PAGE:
A grant proposal written by the U.S.-based nonprofit the EcoHealth Alliance and submitted in 2018 to the Defense Advanced Research Projects Agency, or DARPA, provides evidence that the group was working — or at least planning to work — on several risky areas of research. Among the scientific tasks the group described in its proposal, which was rejected by DARPA, was the creation of full-length infectious clones of bat SARS-related coronaviruses and the insertion of a tiny part of the virus known as a “proteolytic cleavage site” into bat coronaviruses. Of particular interest was a type of cleavage site able to interact with furin, an enzyme expressed in human cells.
The EcoHealth Alliance did not respond to inquiries about the document, despite having answered previous queries from The Intercept about the group’s government-funded coronavirus research. The group’s president, Peter Daszak, acknowledged the public discussion of an unfunded EcoHealth proposal in a tweet on Saturday. He did not dispute its authenticity.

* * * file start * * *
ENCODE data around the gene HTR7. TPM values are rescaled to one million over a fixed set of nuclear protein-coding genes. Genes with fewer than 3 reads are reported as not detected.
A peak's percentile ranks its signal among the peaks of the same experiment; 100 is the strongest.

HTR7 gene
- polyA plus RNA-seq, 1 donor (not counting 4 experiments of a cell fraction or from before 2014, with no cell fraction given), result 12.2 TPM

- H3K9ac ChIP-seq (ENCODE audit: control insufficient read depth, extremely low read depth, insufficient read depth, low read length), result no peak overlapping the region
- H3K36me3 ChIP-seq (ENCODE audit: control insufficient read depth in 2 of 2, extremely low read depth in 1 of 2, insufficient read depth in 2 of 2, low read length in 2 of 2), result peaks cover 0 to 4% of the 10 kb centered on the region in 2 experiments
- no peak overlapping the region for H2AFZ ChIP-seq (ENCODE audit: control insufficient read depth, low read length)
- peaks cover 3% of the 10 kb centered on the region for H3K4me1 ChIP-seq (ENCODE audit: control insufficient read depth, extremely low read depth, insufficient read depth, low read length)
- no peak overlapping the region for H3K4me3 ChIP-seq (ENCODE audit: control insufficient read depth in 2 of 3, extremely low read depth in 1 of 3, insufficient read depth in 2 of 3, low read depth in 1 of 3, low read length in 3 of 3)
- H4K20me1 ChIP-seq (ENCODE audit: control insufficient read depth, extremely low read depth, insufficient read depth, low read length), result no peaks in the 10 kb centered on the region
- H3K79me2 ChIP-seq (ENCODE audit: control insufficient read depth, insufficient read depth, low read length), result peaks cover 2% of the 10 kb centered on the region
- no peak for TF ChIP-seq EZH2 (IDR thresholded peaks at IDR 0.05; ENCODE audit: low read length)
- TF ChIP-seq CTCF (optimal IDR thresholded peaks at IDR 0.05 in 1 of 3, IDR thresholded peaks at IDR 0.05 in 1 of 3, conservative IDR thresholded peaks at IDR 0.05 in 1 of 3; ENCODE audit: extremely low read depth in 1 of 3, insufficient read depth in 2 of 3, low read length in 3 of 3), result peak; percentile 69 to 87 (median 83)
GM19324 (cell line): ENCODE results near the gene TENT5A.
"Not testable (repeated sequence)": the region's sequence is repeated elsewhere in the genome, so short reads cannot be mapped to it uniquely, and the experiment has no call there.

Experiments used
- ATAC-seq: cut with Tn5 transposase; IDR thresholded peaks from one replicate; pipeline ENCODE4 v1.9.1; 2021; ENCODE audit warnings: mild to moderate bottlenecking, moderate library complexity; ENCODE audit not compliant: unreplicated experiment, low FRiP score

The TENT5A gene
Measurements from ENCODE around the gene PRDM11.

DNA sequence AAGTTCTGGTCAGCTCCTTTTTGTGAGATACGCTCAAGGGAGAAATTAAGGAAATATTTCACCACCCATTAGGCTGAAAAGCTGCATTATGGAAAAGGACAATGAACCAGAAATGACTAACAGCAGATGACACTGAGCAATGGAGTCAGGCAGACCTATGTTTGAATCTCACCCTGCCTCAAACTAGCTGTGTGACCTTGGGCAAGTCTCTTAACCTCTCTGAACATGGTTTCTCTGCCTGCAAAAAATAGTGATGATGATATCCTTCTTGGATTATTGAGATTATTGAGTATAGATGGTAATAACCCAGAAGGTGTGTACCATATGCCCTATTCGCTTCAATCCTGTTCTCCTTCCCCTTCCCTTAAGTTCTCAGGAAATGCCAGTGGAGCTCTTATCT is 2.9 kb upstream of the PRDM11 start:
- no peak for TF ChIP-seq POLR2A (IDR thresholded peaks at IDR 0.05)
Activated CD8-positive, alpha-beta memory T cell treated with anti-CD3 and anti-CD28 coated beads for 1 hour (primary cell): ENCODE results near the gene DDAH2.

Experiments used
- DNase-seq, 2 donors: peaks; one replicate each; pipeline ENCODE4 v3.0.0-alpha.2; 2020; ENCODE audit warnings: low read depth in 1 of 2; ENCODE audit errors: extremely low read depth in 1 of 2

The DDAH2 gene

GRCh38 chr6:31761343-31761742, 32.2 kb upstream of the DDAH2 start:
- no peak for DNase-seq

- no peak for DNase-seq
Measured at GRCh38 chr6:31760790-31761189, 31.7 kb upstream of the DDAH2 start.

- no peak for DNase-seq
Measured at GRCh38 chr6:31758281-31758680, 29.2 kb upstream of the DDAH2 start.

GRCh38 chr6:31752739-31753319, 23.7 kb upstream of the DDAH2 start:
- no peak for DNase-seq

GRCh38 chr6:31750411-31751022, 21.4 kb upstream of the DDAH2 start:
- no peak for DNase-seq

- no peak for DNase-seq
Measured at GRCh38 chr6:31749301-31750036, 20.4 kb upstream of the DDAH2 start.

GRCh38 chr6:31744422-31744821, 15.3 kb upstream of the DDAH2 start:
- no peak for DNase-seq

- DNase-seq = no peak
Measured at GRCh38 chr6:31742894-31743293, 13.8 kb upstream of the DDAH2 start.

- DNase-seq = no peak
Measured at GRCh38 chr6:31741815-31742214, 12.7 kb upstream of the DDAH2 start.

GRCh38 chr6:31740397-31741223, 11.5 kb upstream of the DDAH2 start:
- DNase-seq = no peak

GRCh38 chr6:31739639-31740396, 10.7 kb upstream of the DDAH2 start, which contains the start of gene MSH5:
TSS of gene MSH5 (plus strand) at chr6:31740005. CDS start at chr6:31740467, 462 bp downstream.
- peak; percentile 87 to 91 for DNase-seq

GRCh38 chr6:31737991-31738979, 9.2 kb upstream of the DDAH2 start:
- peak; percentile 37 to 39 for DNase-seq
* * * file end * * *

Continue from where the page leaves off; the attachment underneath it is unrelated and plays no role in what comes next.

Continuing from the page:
Since the genetic code of the coronavirus that caused the pandemic was first sequenced, scientists have puzzled over the “furin cleavage site.” This strange feature on the spike protein of the virus had never been seen in SARS-related betacoronaviruses, the class to which SARS-CoV-2, the coronavirus that causes the respiratory illness Covid-19, belongs.
The furin cleavage site enables the virus to more efficiently bind to and release its genetic material into a human cell and is one of the reasons that the virus is so easily transmissible and harmful. But scientists are divided over how this particular site wound up in the virus, and the cleavage site became a major focus of the heated debate over the origins of the pandemic.... Read More: The Intercept